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Essentially British?: Christmas Under Fire (1941)
In the Classroom


This is an excellent film for analysing the various techniques employed in wartime propaganda (also see From the Four Corners (1940) and Island People (1940)). In addition to the usual questions (who was the film aimed at/what is the significance of the year it as released/what is the motive behind it), why not encourage students to investigate the various elements of the film - narration, moving images and soundtrack - analysing how they work together to produce a powerful, emotive piece of film. Alternatively, compare and contrast Christmas Under Fire with other forms of wartime propaganda aimed at an American audience. How effective do students think film was (and is) as a medium for conveying a specific message? In fact, what is the central message of this film?

Challenge students to adapt the narration to make the film appropriate for a different audience. How could the film be repurposed, for example, for exhibition in British cinemas?

Alternatively, use the film as a way of introducing the US's entry into the conflict. Why did the US not join the war effort sooner and what were their principle reasons for doing so in 1942? How effective do students think a film like Christmas Under Fire would have been in encouraging American support? Where might the film have been shown and to whom?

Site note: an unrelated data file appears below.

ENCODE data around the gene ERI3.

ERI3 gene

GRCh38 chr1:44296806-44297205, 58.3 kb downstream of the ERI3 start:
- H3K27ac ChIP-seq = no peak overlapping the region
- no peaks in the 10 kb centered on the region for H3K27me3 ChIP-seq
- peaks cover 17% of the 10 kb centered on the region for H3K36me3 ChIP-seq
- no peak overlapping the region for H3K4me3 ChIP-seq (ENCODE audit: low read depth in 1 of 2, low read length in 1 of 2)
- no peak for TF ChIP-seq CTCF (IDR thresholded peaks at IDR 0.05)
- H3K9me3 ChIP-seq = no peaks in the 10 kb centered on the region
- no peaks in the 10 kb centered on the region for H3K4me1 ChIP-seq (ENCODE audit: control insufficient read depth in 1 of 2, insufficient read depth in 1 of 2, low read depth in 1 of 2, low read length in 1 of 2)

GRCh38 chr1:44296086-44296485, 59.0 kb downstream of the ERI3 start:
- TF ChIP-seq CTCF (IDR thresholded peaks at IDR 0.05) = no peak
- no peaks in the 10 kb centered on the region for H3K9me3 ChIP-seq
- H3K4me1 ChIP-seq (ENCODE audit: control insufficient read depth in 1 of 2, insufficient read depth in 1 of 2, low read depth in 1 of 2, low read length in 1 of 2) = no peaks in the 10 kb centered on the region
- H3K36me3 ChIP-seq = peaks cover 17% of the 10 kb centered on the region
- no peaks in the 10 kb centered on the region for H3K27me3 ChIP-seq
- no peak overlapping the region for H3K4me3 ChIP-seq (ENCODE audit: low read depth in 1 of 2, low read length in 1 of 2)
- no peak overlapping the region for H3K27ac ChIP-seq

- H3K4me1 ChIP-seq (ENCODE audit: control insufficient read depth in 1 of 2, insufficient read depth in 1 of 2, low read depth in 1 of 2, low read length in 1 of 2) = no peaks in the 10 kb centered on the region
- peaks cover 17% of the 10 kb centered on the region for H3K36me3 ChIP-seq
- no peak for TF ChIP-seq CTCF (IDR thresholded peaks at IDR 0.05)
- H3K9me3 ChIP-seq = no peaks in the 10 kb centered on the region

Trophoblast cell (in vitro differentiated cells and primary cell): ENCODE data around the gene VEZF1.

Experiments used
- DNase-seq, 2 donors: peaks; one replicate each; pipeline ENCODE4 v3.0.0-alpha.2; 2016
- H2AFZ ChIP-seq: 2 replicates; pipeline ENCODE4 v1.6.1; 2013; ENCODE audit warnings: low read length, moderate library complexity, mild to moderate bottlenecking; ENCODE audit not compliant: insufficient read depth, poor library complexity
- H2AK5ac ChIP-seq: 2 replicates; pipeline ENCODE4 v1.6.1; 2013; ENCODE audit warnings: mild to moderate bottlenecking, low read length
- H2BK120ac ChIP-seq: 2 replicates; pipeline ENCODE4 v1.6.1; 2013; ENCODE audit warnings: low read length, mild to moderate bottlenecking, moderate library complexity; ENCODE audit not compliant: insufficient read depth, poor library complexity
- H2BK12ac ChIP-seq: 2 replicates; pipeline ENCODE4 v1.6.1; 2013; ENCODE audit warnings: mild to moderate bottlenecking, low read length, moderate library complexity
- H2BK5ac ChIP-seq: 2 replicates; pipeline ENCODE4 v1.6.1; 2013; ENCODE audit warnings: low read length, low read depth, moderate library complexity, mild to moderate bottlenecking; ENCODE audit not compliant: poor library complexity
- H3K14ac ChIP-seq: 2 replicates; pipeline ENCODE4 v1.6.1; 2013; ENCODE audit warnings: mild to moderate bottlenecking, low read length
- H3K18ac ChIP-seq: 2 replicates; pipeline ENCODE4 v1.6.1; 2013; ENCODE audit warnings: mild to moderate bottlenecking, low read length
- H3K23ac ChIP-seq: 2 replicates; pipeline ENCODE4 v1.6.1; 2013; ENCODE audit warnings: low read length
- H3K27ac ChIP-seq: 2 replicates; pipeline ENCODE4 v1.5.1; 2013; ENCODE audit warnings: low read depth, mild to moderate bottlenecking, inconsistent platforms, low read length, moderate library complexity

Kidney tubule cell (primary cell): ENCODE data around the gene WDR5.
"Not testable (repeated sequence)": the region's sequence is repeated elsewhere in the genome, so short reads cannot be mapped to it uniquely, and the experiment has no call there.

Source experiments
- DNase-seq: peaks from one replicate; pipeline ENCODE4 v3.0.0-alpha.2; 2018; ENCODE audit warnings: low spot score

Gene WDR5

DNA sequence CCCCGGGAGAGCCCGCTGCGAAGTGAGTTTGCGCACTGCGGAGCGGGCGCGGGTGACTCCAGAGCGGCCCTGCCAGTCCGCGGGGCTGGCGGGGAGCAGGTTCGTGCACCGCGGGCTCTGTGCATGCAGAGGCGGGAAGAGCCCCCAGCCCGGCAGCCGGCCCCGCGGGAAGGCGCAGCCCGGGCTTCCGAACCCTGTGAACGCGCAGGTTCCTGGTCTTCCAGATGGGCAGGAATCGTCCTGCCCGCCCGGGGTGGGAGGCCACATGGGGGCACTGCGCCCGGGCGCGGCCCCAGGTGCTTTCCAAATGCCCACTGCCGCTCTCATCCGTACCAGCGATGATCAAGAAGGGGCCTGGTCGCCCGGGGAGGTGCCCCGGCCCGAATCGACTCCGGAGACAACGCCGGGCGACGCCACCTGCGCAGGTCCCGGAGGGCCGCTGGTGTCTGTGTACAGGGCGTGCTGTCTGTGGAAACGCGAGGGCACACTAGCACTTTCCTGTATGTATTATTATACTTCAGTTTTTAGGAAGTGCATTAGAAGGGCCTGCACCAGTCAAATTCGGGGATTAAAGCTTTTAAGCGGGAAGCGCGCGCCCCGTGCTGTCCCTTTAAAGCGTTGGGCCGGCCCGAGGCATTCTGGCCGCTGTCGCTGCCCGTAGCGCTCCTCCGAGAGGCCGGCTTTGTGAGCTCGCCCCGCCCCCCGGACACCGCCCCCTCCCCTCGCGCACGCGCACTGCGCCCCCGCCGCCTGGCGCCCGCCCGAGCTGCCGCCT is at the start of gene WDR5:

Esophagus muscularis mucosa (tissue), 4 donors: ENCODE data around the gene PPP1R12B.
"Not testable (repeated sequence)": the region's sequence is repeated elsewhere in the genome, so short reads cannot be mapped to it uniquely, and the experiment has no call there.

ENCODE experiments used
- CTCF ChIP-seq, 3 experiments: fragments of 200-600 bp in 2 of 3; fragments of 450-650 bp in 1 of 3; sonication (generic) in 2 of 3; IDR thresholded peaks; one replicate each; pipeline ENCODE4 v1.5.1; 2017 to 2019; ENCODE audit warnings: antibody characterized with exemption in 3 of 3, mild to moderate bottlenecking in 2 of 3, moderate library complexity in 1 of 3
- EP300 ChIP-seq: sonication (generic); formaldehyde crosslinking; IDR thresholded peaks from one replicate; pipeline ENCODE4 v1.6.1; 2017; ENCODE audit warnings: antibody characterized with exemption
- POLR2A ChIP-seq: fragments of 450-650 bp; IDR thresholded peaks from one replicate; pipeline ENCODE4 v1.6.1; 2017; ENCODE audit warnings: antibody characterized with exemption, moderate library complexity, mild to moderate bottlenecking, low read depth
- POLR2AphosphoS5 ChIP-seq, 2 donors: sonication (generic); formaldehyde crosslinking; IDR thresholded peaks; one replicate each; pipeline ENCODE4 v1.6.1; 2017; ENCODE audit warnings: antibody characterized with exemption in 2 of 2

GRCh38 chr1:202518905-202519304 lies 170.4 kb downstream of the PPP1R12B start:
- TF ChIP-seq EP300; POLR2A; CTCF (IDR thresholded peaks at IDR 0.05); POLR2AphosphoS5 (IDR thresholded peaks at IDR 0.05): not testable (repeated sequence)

As with all propaganda, there is also the question of utility and reliability. What can students learn about life in Britain in 1941 and the impact of the Blitz? What are the limitations of the source as a piece of historical evidence and how does it compare with their own knowledge of the subject?

Useful films for comparison

  • Island People (1940): a celebration of the 'British character' in this propaganda film for a civilian audience that makes no mention of the war.
  • From the Four Corners (1940): soldiers from New Zealand, Australia and Canada discuss their reasons for joining the war with Leslie Howard.